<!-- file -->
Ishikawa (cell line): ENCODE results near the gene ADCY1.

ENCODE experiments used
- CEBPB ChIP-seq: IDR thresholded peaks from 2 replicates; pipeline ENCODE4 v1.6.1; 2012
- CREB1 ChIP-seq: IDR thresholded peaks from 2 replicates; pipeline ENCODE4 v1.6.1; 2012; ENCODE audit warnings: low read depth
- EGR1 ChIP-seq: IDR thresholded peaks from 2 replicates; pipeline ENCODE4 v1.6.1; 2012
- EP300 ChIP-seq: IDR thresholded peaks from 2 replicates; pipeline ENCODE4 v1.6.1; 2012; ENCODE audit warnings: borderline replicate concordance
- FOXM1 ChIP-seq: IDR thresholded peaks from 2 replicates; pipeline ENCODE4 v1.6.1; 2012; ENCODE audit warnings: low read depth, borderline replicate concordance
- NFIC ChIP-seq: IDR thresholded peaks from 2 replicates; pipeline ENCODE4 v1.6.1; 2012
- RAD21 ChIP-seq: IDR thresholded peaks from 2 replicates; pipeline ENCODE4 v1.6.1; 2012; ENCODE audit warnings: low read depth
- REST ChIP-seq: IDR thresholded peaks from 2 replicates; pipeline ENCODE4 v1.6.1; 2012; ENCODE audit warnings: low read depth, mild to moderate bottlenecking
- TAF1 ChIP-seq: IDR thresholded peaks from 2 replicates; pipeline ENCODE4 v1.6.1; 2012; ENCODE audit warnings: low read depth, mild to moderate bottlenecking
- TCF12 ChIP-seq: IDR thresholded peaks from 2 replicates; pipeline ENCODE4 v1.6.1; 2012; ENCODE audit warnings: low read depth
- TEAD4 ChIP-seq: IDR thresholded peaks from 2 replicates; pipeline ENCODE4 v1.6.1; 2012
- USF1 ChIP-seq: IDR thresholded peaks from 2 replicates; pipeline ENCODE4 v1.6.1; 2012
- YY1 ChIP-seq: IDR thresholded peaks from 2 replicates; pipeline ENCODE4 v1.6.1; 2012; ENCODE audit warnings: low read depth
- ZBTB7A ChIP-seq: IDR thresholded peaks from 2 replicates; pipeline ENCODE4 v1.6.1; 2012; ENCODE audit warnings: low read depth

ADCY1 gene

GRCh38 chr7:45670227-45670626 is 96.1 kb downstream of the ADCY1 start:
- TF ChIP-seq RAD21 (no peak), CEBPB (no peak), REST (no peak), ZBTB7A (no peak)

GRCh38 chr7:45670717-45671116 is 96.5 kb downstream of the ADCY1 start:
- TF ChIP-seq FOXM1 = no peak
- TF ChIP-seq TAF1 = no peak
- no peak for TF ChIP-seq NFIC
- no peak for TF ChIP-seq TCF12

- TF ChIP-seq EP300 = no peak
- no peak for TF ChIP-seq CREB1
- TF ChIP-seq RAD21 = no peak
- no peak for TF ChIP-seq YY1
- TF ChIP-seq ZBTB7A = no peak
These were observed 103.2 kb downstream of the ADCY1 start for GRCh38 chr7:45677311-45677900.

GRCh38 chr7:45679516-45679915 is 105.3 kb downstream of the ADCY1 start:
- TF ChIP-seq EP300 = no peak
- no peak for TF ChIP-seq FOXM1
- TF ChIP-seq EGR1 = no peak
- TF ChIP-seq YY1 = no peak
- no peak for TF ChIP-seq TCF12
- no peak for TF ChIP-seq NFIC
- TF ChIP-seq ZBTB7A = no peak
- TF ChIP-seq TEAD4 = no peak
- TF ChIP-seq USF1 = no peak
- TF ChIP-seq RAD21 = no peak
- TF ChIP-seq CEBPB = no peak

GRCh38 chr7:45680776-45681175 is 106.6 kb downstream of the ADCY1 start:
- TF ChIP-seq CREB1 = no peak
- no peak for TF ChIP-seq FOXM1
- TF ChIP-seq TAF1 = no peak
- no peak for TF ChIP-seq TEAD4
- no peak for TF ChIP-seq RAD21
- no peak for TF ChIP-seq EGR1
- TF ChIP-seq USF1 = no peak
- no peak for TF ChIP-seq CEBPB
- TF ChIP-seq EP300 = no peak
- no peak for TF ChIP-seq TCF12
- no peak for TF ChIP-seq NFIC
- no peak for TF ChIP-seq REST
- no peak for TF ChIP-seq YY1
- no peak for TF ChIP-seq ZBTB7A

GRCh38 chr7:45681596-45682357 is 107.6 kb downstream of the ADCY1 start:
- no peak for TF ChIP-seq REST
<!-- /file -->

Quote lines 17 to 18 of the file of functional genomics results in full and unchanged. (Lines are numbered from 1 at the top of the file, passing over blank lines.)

ADCY1 gene

GRCh38 chr7:45670227-45670626 is 96.1 kb downstream of the ADCY1 start: